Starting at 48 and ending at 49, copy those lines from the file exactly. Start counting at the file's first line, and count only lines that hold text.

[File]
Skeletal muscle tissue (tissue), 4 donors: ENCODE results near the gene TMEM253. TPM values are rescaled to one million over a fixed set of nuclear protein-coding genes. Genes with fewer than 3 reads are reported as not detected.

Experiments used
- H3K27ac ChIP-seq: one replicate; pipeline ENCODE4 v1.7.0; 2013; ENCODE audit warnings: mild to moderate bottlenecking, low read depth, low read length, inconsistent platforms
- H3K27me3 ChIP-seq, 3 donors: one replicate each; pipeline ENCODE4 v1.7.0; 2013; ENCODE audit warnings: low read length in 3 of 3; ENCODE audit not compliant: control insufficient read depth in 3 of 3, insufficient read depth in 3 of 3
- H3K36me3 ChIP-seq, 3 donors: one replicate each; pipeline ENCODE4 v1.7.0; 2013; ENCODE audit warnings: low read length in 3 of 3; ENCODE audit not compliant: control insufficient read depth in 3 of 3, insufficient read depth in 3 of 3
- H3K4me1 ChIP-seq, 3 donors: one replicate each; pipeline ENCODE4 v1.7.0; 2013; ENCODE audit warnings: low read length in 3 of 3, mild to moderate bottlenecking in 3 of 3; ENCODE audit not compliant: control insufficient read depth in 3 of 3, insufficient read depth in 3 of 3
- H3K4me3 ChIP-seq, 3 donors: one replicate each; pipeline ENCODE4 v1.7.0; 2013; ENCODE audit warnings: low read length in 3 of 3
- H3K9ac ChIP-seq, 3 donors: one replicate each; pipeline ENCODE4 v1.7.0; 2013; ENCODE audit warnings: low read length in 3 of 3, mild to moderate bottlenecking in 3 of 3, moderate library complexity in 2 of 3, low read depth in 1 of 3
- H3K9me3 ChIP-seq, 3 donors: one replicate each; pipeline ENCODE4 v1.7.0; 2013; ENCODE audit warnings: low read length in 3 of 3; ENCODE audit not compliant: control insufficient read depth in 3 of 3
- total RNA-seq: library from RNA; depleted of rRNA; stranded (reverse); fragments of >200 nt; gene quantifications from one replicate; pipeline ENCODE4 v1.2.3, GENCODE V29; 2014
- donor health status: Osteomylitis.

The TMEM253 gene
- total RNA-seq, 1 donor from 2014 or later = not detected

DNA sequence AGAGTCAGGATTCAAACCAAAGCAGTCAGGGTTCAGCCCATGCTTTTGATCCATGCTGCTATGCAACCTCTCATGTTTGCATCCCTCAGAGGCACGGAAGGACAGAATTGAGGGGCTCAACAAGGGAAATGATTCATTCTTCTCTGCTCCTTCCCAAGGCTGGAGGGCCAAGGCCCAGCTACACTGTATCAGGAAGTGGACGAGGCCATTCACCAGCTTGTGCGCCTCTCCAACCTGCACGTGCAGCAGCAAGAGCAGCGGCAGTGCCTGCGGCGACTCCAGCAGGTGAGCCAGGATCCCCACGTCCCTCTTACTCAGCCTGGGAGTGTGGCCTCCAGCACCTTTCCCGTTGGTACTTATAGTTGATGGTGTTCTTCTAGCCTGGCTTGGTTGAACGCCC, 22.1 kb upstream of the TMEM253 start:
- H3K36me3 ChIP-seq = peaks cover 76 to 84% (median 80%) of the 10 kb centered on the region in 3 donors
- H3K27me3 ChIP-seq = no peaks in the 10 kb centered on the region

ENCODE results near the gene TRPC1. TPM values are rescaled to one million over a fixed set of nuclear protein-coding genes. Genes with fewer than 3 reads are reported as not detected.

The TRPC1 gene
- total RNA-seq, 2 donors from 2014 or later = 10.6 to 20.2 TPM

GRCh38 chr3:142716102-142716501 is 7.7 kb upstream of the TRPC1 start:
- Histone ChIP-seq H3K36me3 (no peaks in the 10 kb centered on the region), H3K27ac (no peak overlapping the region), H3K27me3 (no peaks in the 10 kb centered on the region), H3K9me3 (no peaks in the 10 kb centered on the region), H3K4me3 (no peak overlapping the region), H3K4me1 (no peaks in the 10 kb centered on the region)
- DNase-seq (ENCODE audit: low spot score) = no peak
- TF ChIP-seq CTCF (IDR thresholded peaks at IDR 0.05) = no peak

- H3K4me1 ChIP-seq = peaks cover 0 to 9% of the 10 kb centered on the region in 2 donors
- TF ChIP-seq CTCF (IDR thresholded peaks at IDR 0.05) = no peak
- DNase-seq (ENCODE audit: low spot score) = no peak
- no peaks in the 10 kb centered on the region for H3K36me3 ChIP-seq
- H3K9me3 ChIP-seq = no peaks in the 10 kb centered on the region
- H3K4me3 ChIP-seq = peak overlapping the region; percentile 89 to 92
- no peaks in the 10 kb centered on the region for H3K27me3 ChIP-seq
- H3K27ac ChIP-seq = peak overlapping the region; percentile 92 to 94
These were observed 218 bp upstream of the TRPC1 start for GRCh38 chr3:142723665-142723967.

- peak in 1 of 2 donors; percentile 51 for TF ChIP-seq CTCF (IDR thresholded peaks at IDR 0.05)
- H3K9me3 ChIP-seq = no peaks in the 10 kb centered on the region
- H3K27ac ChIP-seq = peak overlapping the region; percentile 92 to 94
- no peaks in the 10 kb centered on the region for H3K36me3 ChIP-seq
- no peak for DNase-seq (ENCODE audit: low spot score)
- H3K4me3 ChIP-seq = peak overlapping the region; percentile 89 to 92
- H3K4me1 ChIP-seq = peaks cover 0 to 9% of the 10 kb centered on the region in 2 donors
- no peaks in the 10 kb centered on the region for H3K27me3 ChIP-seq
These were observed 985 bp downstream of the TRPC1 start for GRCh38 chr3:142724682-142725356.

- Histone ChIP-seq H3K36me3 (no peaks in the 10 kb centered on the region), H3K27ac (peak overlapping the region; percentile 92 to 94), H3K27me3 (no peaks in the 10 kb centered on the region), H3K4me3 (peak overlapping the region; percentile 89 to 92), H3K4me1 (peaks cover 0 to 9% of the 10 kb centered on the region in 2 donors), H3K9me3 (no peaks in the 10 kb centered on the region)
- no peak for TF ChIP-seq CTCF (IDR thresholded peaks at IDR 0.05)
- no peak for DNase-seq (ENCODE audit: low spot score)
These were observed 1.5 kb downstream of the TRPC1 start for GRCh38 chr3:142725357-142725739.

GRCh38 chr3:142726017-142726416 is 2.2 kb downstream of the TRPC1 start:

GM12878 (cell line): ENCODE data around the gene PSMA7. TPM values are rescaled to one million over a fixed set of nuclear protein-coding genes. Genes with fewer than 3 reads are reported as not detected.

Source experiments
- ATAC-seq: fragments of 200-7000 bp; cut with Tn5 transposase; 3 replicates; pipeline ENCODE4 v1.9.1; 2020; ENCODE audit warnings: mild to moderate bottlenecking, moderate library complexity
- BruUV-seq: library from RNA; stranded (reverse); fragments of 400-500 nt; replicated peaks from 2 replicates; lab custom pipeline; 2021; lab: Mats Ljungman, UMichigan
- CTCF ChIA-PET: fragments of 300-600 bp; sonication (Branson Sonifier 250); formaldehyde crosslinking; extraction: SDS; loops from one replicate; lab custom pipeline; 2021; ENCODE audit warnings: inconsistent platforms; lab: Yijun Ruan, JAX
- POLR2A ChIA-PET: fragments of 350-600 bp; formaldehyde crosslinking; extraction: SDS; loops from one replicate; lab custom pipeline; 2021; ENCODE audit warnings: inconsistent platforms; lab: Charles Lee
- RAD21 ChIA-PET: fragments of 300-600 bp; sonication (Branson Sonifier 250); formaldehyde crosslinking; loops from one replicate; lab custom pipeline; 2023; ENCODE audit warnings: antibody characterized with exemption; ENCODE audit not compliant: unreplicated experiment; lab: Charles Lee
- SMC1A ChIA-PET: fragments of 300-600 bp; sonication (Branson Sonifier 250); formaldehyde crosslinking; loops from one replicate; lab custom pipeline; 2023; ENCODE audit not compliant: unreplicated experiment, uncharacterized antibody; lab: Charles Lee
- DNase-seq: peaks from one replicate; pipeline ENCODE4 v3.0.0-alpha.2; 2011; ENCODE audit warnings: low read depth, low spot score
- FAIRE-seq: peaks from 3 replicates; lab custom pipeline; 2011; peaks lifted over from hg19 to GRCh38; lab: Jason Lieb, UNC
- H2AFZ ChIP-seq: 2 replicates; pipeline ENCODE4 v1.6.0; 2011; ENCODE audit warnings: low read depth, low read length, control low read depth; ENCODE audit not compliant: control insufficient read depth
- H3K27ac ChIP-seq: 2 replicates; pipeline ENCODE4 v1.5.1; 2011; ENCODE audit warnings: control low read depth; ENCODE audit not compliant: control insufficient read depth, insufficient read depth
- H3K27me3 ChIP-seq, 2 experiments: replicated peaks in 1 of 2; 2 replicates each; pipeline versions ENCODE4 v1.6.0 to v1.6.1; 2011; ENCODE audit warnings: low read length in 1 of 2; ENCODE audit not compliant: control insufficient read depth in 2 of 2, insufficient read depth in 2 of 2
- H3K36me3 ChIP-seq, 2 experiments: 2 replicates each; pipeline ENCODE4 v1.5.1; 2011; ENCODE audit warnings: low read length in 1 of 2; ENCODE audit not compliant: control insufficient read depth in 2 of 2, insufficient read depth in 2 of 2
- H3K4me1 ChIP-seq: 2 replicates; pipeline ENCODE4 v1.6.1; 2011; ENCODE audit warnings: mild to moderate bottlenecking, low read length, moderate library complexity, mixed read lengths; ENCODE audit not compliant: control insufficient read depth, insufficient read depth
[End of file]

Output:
Source experiments
- ATAC-seq: fragments of 200-7000 bp; cut with Tn5 transposase; 3 replicates; pipeline ENCODE4 v1.9.1; 2020; ENCODE audit warnings: mild to moderate bottlenecking, moderate library complexity